Thursday, December 06, 2018 1:00 am
Legacy Fund depletion demands fast action
I recently read that the new chairman of the Legacy Joint Funding Committee told City Council that the Legacy Fund had dropped below $30 million (after factoring in approved projects). He indicated the fund was at risk of being depleted if action was not taken. I urge council to ascertain the true balance of the fund, then protect the corpus.
The Legacy committee was formed in August 2014. I was honored to be selected as chairman; a position I held until May 1. The committee in early 2016 agreed we had to maintain, in cash reserves, at least $30 million to generate an annual grant pool of 5 percent (or $1.5 million). If the fund were to drop to less than $30 million, it would put perpetuation seriously at risk. The committee then set out to determine how you could do that while having sufficient funds for “transformational” projects in the future.
We determined the best way was by making most, if not all, of the committee-approved items a loan instead of a grant. We started down this path with recommended loans for the Landing and Clyde Theater projects. A loan allows the fund to be paid back, with interest, and to use that money for other projects. When you give a grant, the money is gone and the fund has nothing to perpetuate itself. A loan also makes much more sense when the entity involved is a for-profit and will generate the profit necessary to pay back the loan to the taxpayers. To this end, Electric Works, while certainly “Legacy worthy,” should have never been approved as a grant; it should have been a loan.
If Chairman Kyle Kerley's numbers are correct, and if council members are serious about perpetuating the fund, they have to commit to a mandatory freeze on any further Legacy requests (loan or grant) until the cash balance comfortably exceeds $30 million. This will have the unfortunate effect of affecting funding for a number of undoubtedly “Legacy worthy” projects over these next few years. But it is a necessary step to save for today for a brighter future tomorrow. This is the time for leadership from council and keeping a promise to the present and future citizens of Fort Wayne.
Fort Wayne still winner despite Tritch's loss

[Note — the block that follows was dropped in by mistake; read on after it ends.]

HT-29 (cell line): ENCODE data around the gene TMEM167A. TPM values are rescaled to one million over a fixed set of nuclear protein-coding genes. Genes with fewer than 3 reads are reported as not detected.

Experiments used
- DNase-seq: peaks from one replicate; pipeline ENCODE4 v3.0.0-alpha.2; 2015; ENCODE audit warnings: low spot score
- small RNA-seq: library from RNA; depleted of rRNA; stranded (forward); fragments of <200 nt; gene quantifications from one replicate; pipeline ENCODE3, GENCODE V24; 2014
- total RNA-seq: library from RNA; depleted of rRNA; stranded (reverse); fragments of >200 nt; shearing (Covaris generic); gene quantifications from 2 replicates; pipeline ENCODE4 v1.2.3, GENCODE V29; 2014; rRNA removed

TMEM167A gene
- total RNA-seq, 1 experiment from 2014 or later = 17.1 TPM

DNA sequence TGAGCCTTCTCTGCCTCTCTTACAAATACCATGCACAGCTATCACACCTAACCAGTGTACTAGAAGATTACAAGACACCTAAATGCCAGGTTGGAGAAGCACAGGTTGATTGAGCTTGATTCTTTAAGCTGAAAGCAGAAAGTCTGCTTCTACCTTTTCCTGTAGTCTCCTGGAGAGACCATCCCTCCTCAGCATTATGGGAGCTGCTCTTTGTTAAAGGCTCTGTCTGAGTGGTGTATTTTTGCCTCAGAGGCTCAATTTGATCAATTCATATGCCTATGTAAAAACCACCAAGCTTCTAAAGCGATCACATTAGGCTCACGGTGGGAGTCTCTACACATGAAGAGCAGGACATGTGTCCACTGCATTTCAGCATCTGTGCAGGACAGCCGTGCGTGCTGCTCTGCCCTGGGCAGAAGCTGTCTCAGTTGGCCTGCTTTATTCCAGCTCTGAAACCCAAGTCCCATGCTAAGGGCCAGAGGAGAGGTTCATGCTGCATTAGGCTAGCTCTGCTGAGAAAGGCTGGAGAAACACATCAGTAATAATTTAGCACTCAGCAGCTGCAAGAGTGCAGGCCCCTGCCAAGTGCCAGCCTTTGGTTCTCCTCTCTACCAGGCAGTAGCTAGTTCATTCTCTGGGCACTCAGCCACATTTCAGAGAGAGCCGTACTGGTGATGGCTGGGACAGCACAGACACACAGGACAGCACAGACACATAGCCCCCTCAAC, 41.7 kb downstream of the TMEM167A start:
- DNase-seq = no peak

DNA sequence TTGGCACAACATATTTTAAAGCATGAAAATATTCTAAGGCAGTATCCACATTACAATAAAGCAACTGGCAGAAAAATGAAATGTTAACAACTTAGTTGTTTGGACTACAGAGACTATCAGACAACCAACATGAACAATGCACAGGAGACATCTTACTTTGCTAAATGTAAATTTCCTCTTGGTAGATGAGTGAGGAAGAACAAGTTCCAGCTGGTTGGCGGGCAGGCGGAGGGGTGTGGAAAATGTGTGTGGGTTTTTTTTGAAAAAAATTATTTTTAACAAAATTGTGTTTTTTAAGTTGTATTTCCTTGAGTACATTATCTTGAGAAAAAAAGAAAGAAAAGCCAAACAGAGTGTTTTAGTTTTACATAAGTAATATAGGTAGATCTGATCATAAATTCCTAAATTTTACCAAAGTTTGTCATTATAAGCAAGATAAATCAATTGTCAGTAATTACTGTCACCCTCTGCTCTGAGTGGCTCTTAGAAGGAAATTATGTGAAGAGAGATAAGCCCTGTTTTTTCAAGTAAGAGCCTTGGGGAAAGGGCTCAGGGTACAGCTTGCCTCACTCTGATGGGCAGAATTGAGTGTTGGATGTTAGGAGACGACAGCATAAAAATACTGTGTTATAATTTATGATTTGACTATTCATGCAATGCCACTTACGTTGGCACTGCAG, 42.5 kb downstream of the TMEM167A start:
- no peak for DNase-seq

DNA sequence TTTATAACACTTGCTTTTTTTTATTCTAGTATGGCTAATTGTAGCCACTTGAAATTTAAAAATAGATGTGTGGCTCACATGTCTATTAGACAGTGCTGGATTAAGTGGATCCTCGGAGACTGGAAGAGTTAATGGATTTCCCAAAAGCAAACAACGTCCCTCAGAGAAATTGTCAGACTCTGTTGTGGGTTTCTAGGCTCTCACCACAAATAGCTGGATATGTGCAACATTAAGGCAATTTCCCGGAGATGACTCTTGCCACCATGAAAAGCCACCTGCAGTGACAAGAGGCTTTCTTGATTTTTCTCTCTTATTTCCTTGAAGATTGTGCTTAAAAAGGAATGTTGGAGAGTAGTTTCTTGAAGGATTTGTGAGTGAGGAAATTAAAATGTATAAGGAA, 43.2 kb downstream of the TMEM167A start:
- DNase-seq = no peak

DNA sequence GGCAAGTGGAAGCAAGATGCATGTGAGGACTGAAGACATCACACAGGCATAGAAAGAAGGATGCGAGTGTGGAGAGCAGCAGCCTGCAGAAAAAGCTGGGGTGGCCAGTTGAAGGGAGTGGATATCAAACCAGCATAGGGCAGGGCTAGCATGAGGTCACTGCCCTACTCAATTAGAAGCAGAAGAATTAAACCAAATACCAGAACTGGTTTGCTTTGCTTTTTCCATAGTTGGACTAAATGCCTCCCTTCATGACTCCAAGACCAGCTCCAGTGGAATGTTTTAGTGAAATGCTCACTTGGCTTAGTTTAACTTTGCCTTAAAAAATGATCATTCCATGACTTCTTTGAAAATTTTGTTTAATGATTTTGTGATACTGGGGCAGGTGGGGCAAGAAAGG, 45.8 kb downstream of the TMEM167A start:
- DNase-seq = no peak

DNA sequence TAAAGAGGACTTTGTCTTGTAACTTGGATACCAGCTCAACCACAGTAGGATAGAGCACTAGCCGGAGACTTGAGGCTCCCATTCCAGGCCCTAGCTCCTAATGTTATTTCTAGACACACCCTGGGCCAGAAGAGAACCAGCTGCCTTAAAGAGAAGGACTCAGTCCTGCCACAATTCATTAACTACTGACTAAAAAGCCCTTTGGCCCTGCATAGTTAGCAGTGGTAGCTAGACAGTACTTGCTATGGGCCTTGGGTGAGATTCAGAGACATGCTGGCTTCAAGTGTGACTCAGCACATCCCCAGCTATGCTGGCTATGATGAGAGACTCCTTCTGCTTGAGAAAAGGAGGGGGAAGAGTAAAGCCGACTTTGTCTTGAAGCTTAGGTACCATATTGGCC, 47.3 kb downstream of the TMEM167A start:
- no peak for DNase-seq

How Fort Wayne won the election:
We sent Jim Banks back to Washington, D.C, where he can continue to be the youngest old fogey in Congress, and we kept Courtney Tritch here in our community, where we will benefit from her vibrant intelligence and energy in whatever ways she may choose to offer it.
Helen Frost Thompson
Brief time with Bush left memorable impressions
I had the pleasure of speaking with former President George H.W. Bush during a luncheon in Indianapolis several years ago. He was very gracious, as was his wife Barbara who accompanied him.
It was shortly before his son announced his candidacy for his first run, and I wasn't even aware that he might run. I asked what he thought of Dan Quayle's chances of getting the nomination. With a straight face he explained that he thought highly of Dan, that he would make a great president and that the media were extremely unfair with Dan. Hindsight tells me that he must have been thinking: “You stupid Hoosier! My son's going to get the nomination!”
He told a funny story about his skydiving experiences. He had recently made a jump, his first in several years. He said the instructor told him that his chute would open automatically, but if it didn't that he should pull the big handle which would deploy the backup. He then asked the instructor what he should do if the backup failed, and the answer was “Push the red button.” He asked whether that would deploy the third chute and the instructor said, “No. That will automatically put a call through to (then-Vice President) Al Gore, telling him he has another funeral to attend.”